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What You Need to Know About Adenomyosis

What You Need to Know About Adenomyosis

A few years ago, 25-year-old Charlotte had not even heard of adenomyosis. Now, she appreciates that the gynecological condition is much more than just a “bad” period. “A lot of people dread their periods; but there’s not a single minute of any day when I’m not in pain.”

Adenomyosis is a common, often painful condition where cells from the inner lining of the uterus (the endometrium) infiltrate the muscular layer of the uterus (the myometrium). The endometrial cells thicken and shed during the menstrual cycle, damaging blood vessels in the myometrium and creating pockets of blood in the muscle wall.

Common symptoms include painful periods, heavy or irregular bleeding, and pressure in the lower abdomen or pelvic area. It is estimated that up to one in three women have the condition; although many experience pain, some have no symptoms at all, or assume that their heavy periods are normal.

For those who do experience symptoms, however, the condition encroaches on all aspects of daily life. Lisa, 48, developed cramping pain and heavy bleeding in her 20s, after years of symptomless periods.

“It felt like a tugging sensation inside. A stabbing pain that made every movement painful. My daily life was heavily affected. I had three children and two stepchildren to look after, but most days I just wanted to stay in bed.”

Kia, 42, had such heavy periods that she became anemic. “I needed a blood transfusion and regular iron infusions. I was tired all the time and in excruciating pain during my periods. Looking back, I don’t know how I coped.”

Sufferers of adenomyosis often have an enlarged uterus due to the abnormal thickening of the myometrium. Experts are unsure whether adenomyosis directly affects fertility; displacement of normal tissue and abnormal blood flow within the endometrium have the potential to cause problems with conceiving and carrying a baby.

A 2005 study found that 79% of women with fertility issues had both endometriosis and adenomyosis; the similarity between the two conditions in terms of symptoms often makes it difficult to determine the root cause. Endometriosis and adenomyosis often appear together, but there is currently no evidence to suggest that either condition causes the other.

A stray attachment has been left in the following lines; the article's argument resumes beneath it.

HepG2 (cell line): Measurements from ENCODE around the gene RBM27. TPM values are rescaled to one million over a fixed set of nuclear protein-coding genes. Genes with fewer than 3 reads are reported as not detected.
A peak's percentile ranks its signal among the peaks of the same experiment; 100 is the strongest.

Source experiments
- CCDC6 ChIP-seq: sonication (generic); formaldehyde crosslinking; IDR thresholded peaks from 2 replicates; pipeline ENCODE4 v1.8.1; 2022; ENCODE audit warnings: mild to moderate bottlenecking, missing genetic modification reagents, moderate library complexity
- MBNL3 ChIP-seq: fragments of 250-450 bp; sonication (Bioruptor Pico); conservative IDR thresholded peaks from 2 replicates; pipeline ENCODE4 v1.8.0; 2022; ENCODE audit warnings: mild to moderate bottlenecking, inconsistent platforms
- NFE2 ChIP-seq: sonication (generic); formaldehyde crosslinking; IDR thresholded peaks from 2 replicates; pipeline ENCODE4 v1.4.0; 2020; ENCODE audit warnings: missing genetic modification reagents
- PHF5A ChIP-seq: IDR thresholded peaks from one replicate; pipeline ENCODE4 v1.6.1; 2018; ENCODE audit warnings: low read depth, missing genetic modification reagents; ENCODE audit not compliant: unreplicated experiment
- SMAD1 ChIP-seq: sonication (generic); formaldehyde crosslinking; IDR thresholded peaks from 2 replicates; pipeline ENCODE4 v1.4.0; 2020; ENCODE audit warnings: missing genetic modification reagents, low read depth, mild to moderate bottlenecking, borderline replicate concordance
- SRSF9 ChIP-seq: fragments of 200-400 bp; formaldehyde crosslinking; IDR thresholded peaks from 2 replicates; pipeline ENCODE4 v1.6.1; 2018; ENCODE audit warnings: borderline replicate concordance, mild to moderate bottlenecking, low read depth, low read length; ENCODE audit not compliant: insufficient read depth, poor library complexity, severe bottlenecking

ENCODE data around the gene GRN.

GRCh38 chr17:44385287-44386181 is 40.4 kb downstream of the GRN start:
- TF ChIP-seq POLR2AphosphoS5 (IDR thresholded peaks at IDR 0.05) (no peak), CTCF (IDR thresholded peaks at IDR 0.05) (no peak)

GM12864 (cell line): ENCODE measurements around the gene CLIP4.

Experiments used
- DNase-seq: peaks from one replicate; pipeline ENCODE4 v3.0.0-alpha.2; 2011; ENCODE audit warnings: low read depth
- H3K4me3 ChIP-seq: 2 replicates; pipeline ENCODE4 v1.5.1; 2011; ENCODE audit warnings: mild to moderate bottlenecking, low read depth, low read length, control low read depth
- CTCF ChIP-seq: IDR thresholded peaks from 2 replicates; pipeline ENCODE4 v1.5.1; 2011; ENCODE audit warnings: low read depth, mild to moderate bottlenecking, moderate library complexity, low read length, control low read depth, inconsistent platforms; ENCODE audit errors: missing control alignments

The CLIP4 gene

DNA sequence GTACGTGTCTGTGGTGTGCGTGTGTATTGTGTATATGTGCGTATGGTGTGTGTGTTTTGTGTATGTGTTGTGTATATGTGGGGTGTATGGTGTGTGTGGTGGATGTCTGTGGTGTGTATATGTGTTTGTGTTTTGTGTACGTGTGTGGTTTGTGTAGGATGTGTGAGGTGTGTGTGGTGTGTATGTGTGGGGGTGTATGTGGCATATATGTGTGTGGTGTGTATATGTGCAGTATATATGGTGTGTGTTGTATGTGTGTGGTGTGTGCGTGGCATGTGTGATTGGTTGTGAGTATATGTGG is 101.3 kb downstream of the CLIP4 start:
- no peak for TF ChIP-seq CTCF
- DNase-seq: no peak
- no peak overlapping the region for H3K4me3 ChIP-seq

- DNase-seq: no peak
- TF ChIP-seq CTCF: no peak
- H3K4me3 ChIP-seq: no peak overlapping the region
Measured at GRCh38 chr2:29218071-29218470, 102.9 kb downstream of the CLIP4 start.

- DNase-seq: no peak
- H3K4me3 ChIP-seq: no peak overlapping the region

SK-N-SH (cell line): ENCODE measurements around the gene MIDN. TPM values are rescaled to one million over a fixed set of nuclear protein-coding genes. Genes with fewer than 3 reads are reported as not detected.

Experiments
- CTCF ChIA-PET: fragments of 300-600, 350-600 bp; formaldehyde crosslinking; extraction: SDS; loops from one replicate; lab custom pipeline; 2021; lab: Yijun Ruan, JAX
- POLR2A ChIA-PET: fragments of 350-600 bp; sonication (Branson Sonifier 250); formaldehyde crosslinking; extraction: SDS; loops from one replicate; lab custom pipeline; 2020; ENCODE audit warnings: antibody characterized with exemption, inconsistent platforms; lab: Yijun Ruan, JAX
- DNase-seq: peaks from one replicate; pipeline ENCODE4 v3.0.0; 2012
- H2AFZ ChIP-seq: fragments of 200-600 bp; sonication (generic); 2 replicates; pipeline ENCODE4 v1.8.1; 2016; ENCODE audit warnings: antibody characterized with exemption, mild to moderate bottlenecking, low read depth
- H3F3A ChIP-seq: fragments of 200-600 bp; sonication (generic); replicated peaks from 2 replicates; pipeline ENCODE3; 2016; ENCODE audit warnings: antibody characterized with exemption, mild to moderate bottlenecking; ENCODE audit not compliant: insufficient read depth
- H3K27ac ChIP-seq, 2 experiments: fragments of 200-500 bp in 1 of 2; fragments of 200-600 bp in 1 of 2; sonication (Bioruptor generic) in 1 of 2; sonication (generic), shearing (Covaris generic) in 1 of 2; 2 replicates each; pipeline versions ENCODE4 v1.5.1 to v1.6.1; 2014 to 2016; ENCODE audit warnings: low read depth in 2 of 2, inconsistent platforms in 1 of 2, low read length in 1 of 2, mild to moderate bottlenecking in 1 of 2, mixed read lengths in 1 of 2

Despite experiencing such severe symptoms, Lisa and Kia, like many sufferers, spent years searching for a diagnosis. Adenomyosis is notoriously difficult to diagnose, due to the similarity of its symptoms with other conditions, a lack of awareness among medical professionals, and many women’s acceptance that “bad” periods are normal.

According to consultant gynecologist Dr. Narenda Pisal, women have been conditioned to put up with debilitating menstrual cycles. “Women don’t often know how heavy or painful their periods are supposed to be,” he says.

Until recently, the condition could only be diagnosed retrospectively, through microscopic analysis of a uterine tissue after a hysterectomy. Although examination through pathology is considered to be the gold standard of diagnosis, advances in imaging now mean that internal ultrasounds and MRI scanning can be used to detect adenomyosis in the majority of cases as well. 

Dr. Pisal says that these advances are reasons to be hopeful: “A higher detection rate and early diagnosis will aid prompt treatment and improve the quality of life for many women.”

Anecdotally, however, many sufferers say that doctors lacking specialist knowledge can lead to misdiagnosis, while others say their symptoms are not taken seriously.

Charlotte was told for years that her symptoms were due to irritable bowel syndrome (IBS) or appendicitis.

“The last straw for me was being told that it was “just” period pain,” she says. “I started my period at 13; I'd been having them for 10 years. I knew what my periods felt like and that this was something different. Something in my body had changed.”

“I really had to push for them to investigate further. After the pain got so bad that I had to miss days off work, my parents helped me find a gynecologist. She took one look at my history and symptoms and said it was most likely endometriosis or adenomyosis. I’d never heard of adenomyosis until then.”

Esther, 23, also feels that she should have been referred to a gynecologist sooner.

“Now that I’ve got a diagnosis, doctors are listening to me. Getting to that stage and convincing them that there was something wrong with me was hard. They were trying to pass off my symptoms as conditions that had no relation to what I was experiencing. It really was a battle.”